6. 4 out of 5

    Katie

    Chicken. Chicken. Chicken. Chicken. Interesting Fact. Chicken. I think I would have enjoyed this more if it has been a lengthy article than a book. I understand there's more to the book than chickens, but that's the wha the reading experience felt like to me. I enjoyed his overall message, but I had trouble getting through this.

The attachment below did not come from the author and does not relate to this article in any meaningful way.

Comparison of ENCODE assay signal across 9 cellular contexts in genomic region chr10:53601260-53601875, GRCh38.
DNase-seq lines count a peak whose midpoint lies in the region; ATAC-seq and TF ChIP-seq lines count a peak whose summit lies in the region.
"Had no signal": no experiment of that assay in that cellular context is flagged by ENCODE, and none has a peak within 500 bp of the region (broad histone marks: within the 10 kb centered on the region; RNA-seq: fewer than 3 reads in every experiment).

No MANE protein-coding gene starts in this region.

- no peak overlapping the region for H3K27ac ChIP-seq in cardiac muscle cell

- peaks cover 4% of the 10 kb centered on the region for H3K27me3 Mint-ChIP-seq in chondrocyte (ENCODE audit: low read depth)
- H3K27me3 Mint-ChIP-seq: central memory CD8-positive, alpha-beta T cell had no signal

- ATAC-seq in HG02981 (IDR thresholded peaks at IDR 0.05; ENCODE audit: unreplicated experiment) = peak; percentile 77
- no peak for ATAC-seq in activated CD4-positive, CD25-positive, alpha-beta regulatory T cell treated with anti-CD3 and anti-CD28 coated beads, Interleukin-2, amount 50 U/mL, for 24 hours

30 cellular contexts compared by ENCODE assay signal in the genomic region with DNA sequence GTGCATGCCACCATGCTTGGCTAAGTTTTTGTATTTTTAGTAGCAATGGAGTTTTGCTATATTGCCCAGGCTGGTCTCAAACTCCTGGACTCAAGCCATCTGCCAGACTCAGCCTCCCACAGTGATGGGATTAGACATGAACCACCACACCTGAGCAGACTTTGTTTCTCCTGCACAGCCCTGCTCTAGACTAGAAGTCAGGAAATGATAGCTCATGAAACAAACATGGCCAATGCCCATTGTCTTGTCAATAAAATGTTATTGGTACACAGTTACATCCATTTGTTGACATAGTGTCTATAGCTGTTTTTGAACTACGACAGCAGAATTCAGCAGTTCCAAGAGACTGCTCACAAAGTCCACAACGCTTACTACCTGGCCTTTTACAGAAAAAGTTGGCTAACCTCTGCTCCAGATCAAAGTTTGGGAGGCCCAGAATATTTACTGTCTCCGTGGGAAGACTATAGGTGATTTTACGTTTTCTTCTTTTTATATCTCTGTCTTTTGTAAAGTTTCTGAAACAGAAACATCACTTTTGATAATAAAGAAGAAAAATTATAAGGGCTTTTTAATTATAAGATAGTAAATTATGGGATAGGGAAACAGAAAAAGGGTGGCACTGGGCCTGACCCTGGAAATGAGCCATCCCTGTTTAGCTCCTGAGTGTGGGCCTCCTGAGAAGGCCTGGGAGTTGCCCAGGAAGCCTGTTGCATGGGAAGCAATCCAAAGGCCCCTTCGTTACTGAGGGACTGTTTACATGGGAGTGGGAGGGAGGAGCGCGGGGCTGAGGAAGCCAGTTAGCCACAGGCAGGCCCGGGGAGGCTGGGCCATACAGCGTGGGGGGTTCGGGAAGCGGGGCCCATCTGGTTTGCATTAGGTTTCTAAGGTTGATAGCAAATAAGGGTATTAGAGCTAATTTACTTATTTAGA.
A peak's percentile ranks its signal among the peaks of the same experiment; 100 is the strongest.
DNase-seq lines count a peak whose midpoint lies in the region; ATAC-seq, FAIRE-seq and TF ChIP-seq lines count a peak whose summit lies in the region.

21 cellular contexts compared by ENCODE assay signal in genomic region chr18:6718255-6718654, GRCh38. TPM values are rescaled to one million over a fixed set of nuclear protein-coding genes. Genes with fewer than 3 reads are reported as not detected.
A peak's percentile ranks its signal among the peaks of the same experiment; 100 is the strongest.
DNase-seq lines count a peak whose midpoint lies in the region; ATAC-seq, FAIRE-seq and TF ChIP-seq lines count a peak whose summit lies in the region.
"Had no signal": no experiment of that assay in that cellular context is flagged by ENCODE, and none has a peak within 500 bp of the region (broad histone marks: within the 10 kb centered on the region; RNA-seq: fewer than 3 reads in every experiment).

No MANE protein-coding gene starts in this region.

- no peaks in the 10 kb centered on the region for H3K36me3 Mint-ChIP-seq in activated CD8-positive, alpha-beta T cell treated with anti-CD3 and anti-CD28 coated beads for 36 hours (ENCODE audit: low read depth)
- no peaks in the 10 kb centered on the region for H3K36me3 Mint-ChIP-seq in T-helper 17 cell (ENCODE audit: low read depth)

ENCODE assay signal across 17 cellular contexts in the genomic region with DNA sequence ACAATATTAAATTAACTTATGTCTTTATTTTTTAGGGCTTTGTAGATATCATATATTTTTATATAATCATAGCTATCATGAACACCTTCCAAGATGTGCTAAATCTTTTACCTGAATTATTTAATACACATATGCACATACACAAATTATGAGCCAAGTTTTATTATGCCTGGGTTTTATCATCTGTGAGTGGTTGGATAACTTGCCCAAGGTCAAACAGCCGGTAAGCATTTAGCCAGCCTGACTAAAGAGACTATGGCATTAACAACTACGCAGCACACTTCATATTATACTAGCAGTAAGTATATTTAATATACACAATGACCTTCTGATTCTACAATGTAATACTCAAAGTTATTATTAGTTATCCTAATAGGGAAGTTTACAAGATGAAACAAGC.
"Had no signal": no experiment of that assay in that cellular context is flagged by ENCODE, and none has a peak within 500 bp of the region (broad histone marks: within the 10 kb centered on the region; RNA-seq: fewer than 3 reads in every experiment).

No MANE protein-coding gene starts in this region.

7. 4 out of 5

    David Dinaburg